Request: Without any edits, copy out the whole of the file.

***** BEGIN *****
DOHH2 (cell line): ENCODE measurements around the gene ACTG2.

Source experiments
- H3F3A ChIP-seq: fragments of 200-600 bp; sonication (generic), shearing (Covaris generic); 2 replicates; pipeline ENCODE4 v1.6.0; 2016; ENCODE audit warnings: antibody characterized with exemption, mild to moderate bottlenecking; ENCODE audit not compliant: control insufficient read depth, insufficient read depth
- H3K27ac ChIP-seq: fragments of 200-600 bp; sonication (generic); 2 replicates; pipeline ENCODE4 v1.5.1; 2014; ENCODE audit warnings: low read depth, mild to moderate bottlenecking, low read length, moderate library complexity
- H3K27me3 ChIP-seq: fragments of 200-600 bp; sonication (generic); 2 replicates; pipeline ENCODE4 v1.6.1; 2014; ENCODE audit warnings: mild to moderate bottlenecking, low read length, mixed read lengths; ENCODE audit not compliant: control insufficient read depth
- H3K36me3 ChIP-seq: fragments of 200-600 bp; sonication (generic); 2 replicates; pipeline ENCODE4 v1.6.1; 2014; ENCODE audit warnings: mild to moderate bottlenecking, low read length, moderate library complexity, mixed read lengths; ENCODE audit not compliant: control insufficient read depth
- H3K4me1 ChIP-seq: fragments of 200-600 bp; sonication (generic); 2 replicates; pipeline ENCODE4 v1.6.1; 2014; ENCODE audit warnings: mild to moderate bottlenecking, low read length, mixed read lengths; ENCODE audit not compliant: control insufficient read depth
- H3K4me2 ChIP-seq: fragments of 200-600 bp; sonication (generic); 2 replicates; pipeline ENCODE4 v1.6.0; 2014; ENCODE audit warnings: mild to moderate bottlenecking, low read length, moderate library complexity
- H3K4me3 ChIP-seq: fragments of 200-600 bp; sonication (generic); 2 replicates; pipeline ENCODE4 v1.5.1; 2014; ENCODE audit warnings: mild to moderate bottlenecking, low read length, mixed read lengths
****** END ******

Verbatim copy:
DOHH2 (cell line): ENCODE measurements around the gene ACTG2.

Source experiments
- H3F3A ChIP-seq: fragments of 200-600 bp; sonication (generic), shearing (Covaris generic); 2 replicates; pipeline ENCODE4 v1.6.0; 2016; ENCODE audit warnings: antibody characterized with exemption, mild to moderate bottlenecking; ENCODE audit not compliant: control insufficient read depth, insufficient read depth
- H3K27ac ChIP-seq: fragments of 200-600 bp; sonication (generic); 2 replicates; pipeline ENCODE4 v1.5.1; 2014; ENCODE audit warnings: low read depth, mild to moderate bottlenecking, low read length, moderate library complexity
- H3K27me3 ChIP-seq: fragments of 200-600 bp; sonication (generic); 2 replicates; pipeline ENCODE4 v1.6.1; 2014; ENCODE audit warnings: mild to moderate bottlenecking, low read length, mixed read lengths; ENCODE audit not compliant: control insufficient read depth
- H3K36me3 ChIP-seq: fragments of 200-600 bp; sonication (generic); 2 replicates; pipeline ENCODE4 v1.6.1; 2014; ENCODE audit warnings: mild to moderate bottlenecking, low read length, moderate library complexity, mixed read lengths; ENCODE audit not compliant: control insufficient read depth
- H3K4me1 ChIP-seq: fragments of 200-600 bp; sonication (generic); 2 replicates; pipeline ENCODE4 v1.6.1; 2014; ENCODE audit warnings: mild to moderate bottlenecking, low read length, mixed read lengths; ENCODE audit not compliant: control insufficient read depth
- H3K4me2 ChIP-seq: fragments of 200-600 bp; sonication (generic); 2 replicates; pipeline ENCODE4 v1.6.0; 2014; ENCODE audit warnings: mild to moderate bottlenecking, low read length, moderate library complexity
- H3K4me3 ChIP-seq: fragments of 200-600 bp; sonication (generic); 2 replicates; pipeline ENCODE4 v1.5.1; 2014; ENCODE audit warnings: mild to moderate bottlenecking, low read length, mixed read lengths